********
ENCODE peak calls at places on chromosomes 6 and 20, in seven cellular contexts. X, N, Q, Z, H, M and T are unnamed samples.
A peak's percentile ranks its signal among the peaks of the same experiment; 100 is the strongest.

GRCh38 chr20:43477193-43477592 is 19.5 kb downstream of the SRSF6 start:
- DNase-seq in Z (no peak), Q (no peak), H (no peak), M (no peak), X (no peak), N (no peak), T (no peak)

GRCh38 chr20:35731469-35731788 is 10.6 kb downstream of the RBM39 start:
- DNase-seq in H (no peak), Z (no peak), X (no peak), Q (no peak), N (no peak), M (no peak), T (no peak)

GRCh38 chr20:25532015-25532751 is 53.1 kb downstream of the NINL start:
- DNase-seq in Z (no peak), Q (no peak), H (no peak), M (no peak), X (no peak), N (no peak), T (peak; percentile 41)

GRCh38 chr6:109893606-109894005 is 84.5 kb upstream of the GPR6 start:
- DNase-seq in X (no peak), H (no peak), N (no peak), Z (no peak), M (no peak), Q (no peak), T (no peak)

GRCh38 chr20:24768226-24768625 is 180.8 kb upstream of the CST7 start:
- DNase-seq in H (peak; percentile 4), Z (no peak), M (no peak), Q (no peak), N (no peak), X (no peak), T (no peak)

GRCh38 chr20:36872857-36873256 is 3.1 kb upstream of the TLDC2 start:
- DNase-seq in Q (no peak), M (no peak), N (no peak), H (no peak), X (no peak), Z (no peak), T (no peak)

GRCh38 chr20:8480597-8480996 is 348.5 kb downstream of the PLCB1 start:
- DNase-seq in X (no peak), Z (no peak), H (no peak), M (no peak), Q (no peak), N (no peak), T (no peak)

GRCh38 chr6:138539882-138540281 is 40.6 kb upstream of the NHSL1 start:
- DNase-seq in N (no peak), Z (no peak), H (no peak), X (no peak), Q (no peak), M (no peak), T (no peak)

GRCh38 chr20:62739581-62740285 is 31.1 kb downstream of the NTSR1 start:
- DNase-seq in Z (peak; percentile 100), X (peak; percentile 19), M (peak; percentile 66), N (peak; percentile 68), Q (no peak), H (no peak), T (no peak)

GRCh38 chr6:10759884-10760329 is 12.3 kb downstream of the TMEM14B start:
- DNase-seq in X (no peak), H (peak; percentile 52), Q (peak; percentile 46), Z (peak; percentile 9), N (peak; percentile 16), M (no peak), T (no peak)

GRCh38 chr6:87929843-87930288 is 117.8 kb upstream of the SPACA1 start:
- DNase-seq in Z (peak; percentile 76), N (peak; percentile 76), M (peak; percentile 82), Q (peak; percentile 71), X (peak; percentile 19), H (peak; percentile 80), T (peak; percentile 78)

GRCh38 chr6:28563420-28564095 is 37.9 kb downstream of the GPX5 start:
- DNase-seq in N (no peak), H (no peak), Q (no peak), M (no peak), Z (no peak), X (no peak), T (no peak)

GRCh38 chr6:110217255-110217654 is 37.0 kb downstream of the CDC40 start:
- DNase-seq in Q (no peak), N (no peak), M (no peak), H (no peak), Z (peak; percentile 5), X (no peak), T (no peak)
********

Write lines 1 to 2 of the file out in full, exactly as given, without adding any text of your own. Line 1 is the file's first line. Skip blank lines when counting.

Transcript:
ENCODE peak calls at places on chromosomes 6 and 20, in seven cellular contexts. X, N, Q, Z, H, M and T are unnamed samples.
A peak's percentile ranks its signal among the peaks of the same experiment; 100 is the strongest.